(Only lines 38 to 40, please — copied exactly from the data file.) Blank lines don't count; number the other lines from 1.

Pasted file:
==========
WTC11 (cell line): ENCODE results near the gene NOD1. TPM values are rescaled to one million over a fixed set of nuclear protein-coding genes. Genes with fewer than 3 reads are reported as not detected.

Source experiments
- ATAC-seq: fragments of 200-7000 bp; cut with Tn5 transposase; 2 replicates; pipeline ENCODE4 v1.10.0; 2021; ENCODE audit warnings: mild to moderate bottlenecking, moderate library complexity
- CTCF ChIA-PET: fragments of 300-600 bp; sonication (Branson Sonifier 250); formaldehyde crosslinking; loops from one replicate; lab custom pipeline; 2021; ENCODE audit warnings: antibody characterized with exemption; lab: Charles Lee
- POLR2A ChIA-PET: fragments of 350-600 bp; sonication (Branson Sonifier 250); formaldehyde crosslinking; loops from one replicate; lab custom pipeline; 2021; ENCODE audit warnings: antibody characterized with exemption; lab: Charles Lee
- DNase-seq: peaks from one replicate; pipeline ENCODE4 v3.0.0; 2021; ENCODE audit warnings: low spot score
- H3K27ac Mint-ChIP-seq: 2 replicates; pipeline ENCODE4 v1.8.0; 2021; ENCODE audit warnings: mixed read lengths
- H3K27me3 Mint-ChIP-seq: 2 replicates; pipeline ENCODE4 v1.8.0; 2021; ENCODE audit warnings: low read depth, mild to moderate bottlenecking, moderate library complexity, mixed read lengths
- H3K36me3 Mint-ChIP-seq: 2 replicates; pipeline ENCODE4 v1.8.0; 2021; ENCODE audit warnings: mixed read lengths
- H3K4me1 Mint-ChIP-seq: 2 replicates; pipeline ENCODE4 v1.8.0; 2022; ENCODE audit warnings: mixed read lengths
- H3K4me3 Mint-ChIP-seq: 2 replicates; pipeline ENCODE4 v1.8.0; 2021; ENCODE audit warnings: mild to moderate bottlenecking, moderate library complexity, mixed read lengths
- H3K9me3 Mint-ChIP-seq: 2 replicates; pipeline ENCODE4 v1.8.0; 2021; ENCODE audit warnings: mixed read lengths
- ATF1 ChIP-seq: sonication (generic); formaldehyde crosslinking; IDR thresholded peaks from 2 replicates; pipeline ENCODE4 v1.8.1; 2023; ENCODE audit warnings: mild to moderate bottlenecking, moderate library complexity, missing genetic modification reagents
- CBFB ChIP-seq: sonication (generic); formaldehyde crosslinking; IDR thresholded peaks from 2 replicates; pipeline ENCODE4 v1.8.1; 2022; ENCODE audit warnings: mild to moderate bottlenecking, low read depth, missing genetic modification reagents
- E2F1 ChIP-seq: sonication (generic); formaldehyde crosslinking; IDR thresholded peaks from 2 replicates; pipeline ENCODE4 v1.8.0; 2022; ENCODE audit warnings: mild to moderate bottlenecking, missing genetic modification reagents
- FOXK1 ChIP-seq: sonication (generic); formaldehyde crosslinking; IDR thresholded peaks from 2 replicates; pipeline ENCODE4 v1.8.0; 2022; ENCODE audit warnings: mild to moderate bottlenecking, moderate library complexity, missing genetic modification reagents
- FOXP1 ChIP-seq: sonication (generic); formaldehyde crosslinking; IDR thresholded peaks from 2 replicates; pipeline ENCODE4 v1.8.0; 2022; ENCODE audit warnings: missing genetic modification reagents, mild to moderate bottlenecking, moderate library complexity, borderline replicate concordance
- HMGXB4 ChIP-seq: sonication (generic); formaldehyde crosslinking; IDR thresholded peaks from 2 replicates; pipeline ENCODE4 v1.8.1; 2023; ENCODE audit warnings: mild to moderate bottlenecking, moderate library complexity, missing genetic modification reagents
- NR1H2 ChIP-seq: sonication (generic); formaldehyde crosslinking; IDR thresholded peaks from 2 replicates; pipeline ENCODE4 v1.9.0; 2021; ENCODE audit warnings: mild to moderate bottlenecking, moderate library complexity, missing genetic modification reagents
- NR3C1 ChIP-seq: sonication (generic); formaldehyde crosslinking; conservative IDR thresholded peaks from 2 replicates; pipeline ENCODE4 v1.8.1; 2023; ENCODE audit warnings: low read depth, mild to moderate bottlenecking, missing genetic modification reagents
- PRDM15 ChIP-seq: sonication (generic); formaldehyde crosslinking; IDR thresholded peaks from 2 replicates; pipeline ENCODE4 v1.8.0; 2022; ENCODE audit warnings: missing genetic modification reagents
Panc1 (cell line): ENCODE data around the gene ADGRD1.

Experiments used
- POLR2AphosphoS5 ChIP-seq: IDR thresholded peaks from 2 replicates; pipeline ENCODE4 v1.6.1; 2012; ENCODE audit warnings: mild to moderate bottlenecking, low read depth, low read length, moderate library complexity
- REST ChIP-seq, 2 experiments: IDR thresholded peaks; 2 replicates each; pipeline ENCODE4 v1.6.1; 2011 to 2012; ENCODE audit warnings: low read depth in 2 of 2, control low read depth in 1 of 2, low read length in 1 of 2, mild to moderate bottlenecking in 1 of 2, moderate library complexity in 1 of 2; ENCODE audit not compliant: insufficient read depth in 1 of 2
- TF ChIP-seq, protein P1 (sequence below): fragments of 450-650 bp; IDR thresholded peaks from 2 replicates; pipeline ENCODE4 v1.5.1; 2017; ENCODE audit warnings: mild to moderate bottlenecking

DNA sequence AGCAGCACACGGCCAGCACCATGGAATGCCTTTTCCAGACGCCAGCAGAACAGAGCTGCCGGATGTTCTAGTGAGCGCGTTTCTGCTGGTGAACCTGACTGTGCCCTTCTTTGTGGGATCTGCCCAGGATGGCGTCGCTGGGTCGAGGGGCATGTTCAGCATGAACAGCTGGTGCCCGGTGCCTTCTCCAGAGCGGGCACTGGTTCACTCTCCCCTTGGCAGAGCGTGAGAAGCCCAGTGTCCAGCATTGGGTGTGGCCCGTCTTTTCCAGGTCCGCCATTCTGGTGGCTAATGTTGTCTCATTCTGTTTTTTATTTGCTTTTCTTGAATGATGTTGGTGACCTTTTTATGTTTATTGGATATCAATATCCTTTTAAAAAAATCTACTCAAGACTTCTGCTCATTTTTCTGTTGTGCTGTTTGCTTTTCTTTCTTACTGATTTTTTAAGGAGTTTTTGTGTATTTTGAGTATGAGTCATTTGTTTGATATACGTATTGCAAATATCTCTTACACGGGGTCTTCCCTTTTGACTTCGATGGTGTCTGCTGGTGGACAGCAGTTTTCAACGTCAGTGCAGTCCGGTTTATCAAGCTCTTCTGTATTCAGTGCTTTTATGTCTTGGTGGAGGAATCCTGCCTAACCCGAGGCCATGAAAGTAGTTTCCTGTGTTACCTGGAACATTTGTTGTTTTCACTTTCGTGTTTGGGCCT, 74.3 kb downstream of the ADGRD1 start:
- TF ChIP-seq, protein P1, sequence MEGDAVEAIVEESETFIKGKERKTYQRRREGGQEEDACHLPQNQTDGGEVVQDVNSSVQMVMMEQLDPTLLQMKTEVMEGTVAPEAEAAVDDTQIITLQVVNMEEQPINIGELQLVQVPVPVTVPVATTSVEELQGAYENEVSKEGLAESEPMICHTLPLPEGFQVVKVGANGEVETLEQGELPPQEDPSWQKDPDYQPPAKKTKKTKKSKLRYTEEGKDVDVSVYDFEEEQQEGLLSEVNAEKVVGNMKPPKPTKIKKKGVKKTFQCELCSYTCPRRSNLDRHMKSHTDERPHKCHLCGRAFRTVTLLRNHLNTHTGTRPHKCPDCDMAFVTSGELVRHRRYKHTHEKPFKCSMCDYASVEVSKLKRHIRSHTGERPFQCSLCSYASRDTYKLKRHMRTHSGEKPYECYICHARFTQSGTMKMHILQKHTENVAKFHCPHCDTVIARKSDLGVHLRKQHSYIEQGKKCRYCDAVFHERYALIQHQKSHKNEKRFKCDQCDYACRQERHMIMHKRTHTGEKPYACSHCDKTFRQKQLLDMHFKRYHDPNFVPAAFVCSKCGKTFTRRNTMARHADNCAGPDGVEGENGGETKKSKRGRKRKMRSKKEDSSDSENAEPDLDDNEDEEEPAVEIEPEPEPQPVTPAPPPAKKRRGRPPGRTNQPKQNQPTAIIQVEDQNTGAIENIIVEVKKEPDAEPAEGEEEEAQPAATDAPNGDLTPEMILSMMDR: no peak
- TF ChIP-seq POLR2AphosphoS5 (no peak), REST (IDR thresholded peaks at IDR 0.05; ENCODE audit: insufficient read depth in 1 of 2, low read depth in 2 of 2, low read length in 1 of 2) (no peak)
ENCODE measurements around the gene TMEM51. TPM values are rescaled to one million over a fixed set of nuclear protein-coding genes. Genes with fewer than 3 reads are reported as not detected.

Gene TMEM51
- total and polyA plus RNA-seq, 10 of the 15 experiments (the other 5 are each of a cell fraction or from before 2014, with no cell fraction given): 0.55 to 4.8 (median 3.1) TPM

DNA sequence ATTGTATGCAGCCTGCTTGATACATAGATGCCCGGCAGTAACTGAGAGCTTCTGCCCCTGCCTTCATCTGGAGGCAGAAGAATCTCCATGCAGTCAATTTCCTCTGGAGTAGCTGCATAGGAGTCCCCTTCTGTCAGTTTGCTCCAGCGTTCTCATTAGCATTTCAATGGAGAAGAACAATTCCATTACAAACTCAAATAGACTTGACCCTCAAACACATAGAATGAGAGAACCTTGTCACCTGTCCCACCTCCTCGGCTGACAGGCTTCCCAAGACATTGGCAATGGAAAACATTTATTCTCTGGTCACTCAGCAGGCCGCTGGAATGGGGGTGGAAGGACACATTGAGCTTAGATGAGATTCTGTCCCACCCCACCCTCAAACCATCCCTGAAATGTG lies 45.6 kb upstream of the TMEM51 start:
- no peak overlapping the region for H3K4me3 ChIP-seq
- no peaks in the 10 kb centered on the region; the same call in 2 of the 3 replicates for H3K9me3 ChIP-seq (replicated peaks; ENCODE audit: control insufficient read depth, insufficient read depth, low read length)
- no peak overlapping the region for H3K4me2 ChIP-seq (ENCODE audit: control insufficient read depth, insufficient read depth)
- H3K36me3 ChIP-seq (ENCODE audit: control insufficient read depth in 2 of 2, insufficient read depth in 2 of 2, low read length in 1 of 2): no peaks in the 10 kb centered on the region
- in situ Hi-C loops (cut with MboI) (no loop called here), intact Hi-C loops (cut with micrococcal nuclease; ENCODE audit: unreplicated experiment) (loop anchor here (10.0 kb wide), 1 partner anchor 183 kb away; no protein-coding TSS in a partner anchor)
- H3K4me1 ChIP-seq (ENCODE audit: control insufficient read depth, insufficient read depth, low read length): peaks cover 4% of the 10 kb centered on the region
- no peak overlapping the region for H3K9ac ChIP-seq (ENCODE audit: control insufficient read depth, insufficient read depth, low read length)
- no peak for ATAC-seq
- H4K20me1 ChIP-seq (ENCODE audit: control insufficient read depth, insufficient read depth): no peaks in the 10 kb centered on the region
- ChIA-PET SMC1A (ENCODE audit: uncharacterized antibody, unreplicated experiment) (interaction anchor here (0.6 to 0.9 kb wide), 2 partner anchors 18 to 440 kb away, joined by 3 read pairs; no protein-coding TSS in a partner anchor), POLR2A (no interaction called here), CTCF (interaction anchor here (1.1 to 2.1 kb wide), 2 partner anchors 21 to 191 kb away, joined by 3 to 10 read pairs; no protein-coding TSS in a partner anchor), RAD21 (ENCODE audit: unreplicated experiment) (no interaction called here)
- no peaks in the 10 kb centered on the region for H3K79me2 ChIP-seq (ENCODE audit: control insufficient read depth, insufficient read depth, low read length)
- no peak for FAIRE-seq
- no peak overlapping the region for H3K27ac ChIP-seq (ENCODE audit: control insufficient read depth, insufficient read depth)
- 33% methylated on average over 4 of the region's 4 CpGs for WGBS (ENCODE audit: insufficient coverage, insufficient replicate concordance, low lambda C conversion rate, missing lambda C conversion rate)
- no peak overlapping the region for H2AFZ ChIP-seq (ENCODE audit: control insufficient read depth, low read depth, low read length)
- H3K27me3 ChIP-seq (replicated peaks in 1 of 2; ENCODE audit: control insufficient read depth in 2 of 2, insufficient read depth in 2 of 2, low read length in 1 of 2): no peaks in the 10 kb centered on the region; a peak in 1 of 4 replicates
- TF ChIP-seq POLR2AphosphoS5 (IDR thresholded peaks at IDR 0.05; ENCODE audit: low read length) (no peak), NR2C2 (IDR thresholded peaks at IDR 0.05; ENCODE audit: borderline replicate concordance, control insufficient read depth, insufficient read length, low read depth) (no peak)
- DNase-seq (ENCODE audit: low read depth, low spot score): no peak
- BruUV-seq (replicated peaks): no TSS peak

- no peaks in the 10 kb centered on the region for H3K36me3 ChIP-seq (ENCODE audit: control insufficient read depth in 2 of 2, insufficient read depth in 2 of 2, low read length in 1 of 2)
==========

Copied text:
- in situ Hi-C loops (cut with MboI) (no loop called here), intact Hi-C loops (cut with micrococcal nuclease; ENCODE audit: unreplicated experiment) (loop anchor here (10.0 kb wide), 1 partner anchor 183 kb away; no protein-coding TSS in a partner anchor)
- H3K4me1 ChIP-seq (ENCODE audit: control insufficient read depth, insufficient read depth, low read length): peaks cover 4% of the 10 kb centered on the region
- no peak overlapping the region for H3K9ac ChIP-seq (ENCODE audit: control insufficient read depth, insufficient read depth, low read length)